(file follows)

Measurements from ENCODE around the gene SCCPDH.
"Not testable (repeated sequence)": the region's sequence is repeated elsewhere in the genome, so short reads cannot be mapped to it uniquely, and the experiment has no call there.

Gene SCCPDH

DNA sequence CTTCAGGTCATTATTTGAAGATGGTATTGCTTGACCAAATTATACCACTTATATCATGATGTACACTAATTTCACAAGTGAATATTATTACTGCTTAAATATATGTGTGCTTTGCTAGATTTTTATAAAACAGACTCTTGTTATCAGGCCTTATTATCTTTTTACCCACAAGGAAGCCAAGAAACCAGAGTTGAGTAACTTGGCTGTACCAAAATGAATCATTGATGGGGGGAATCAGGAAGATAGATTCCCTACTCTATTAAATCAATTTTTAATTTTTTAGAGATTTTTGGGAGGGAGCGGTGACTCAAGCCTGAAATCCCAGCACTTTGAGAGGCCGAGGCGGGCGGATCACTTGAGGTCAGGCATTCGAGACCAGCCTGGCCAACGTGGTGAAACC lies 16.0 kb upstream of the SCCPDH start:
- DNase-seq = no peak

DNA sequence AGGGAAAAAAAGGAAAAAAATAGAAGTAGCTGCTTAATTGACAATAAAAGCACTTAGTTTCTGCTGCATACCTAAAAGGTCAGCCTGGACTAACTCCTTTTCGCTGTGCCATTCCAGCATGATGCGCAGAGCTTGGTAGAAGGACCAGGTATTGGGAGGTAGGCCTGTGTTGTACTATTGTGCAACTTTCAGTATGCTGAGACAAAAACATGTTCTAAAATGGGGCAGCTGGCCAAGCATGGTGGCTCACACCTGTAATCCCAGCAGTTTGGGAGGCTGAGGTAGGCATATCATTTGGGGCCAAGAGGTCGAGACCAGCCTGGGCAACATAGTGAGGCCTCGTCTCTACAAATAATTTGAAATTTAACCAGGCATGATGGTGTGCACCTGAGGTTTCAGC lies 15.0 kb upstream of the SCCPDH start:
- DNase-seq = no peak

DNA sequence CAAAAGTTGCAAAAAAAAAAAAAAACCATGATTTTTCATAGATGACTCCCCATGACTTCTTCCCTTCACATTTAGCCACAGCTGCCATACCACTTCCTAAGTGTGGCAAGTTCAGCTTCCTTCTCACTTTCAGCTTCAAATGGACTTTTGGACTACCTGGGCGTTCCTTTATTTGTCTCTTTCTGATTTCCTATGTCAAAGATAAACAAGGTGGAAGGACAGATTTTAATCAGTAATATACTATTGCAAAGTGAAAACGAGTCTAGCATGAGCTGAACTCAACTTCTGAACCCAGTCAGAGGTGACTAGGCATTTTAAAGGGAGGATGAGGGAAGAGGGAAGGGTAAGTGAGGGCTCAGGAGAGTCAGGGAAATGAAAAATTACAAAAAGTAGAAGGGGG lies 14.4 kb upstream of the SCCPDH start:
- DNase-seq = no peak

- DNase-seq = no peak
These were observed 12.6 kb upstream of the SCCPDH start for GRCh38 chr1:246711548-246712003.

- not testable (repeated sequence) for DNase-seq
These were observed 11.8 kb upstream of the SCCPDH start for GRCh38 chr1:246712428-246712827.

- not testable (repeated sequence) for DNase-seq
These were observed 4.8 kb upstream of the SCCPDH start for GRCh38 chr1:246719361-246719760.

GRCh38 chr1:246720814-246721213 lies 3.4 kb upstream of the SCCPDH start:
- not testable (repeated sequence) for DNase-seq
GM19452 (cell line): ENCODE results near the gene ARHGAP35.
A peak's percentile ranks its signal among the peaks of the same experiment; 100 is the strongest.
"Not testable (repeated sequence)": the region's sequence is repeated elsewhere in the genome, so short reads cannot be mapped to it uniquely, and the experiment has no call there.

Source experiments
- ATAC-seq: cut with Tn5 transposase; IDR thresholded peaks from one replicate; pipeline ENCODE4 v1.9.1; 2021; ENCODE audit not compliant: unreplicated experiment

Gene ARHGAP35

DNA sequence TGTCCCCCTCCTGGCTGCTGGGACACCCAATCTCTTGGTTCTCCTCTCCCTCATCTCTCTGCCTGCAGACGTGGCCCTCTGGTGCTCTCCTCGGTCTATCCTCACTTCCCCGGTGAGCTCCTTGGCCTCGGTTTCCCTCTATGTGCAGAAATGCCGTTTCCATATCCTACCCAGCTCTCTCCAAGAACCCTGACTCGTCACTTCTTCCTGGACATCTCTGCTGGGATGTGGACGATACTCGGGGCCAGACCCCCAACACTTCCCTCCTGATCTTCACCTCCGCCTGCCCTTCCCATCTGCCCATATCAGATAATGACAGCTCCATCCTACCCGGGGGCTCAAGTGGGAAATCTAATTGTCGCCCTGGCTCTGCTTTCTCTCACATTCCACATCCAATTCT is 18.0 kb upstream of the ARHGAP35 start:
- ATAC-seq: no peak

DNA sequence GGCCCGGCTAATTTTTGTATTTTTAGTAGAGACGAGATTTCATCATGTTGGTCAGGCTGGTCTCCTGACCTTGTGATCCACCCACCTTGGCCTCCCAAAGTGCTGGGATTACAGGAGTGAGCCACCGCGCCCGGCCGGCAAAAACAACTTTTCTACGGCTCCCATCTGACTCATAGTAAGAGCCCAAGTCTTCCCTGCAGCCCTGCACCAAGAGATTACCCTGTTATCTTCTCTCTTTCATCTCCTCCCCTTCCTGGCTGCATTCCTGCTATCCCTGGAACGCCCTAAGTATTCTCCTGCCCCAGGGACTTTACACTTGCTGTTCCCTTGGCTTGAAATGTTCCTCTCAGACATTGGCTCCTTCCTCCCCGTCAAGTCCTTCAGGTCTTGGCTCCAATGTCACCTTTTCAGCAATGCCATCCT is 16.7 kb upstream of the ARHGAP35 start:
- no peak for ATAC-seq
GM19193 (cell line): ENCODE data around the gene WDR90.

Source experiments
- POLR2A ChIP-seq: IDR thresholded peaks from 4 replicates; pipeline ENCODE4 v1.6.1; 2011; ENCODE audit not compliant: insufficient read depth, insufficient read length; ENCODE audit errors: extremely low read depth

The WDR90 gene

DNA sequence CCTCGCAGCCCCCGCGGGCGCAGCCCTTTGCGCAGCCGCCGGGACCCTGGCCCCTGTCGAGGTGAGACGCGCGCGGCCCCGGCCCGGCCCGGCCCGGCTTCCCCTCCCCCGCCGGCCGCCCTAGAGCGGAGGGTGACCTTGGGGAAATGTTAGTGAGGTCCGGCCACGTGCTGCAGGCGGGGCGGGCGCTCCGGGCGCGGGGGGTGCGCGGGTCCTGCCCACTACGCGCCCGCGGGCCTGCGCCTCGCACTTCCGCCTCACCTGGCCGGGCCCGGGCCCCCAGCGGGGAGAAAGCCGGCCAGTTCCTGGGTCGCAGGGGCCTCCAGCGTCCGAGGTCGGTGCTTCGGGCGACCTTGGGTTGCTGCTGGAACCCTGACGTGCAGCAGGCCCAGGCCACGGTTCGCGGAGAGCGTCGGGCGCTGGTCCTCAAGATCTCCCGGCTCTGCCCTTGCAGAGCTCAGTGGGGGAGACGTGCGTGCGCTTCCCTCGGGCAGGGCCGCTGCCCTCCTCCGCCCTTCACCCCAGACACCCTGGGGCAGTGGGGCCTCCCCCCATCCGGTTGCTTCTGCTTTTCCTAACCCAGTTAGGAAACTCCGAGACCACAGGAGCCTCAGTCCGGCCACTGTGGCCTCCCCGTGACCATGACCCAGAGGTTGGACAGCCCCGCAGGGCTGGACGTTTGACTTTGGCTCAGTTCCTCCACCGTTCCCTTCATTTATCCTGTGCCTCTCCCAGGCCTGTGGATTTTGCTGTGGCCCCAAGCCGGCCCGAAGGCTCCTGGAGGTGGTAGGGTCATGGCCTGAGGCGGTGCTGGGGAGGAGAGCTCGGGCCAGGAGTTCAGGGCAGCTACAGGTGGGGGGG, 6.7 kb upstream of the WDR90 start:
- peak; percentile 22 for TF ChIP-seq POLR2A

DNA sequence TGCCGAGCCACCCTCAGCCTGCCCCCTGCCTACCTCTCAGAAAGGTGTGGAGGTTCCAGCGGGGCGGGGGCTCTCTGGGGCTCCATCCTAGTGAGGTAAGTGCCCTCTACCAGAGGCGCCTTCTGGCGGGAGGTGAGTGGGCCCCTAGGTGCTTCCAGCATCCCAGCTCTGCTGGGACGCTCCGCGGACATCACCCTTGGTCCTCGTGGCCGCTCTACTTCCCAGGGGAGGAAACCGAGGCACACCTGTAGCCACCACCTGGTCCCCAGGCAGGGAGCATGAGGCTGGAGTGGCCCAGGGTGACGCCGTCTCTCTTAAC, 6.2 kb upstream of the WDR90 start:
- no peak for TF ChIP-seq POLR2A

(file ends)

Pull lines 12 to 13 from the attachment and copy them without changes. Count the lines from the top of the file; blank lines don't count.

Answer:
- not testable (repeated sequence) for DNase-seq
These were observed 11.8 kb upstream of the SCCPDH start for GRCh38 chr1:246712428-246712827.